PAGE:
The High Court has recently ruled that company directors can, in certain circumstances, become personally liable to employees if they cause their company to operate in breach of contractual and regulatory requirements.
In that case, the claimants were Lithuanian nationals who alleged that they were trafficked to the UK by promises of decent work. The claimants’ evidence was that they were employed in an exploitative manner, routinely working extremely long hours (many more than the hours recorded on their payslips) and were paid less than the statutory minimum wage. Payments were often withheld as a form of punishment, they did not receive holiday pay and were subject to other unlawful deductions from pay, for ‘employment fees’ and for rent in excess of the maximum permitted under legislation.
The claimants brought claims in the High Court based on the company’s unlawful actions and sought to make the company’s sole shareholder and director, and the company secretary, personally liable for inducing the company to breach their employment contracts.
High Court decision
The High Court ruled that the director and company secretary could be held personally liable to the claimants for the breaches of contract that they had induced. They did not honestly believe that they were paying the minimum wage, overtime and holiday pay or that they were entitled to withhold payments. They had induced their company to commit statutory breaches of employment law because they wanted to maximise the company’s profits from which they benefitted. As a result of their actions, the reputation of the company was ruined, it lost a gangmasters’ licence which it needed to employ the workers and the company was brought close to ruin.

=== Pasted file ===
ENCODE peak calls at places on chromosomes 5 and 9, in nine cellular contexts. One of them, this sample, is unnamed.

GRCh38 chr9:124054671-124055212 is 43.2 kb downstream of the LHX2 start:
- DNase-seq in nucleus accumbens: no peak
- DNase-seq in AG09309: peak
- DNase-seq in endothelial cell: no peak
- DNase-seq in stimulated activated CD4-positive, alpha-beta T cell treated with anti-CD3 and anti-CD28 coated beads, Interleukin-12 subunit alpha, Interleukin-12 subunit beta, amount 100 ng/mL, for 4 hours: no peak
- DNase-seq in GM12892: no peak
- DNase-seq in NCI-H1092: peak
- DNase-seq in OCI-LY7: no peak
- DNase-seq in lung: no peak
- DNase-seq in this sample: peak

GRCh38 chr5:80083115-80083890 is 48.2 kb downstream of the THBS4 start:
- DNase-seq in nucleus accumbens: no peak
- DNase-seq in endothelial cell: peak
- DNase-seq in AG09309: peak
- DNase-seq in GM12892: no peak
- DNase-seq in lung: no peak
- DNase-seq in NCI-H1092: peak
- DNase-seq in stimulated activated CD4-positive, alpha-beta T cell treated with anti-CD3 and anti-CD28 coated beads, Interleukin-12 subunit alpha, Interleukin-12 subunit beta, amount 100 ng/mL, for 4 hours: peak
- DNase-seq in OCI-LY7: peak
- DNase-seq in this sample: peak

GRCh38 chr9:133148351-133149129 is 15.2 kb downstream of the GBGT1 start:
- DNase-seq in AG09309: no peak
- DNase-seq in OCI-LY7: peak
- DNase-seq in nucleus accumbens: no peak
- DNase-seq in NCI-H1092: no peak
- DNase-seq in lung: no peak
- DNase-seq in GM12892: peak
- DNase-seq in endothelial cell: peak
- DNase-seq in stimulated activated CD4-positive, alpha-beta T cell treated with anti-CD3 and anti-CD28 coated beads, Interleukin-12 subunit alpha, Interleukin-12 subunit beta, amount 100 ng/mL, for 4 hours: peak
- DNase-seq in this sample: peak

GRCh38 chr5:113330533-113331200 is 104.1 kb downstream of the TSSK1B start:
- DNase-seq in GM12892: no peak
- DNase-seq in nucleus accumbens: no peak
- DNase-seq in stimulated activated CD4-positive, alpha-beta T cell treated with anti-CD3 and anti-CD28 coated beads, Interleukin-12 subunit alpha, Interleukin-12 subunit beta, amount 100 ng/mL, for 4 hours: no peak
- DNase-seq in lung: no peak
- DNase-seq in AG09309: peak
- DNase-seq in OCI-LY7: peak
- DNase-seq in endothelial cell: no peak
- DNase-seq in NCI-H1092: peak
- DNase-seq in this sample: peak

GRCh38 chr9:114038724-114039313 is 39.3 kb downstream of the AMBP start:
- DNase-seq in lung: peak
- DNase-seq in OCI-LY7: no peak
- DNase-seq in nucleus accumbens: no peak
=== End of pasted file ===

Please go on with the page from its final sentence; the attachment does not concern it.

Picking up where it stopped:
In these circumstances, the director and company secretary were in breach of their statutory duties to the company under s 172 of the Companies Act 2006 that requires directors to act in good faith to promote the success of the company and in so doing to have regard to the consequences of any decision in the long term, the interests of the company’s employees and the reputation of the company.
Antuzis v DJ Houghton Catching Services Ltd & Ors  EWHC 843 (QB)
Directors will not be personally liable for breach of contract claims from employees (or other third parties) if they act bona fide within the scope of their authority. However, if directors do not act in good faith, bearing in mind their statutory duties to the company (among them a duty to promote the success of the company and to exercise reasonable care, skill and diligence: ss.172 and 174 of the Companies Act 2006), and induce the company to breach their employees’ employment contracts, they may find themselves personally liable for the employees’ claims.
Warning: this news item is not a substitute for legal advice. The information may be incorrect or out of date and does not constitute a definitive or complete statement of the law. This news item is not intended to constitute legal advice in any specific situation. Readers should obtain legal advice and not rely on the information in this article.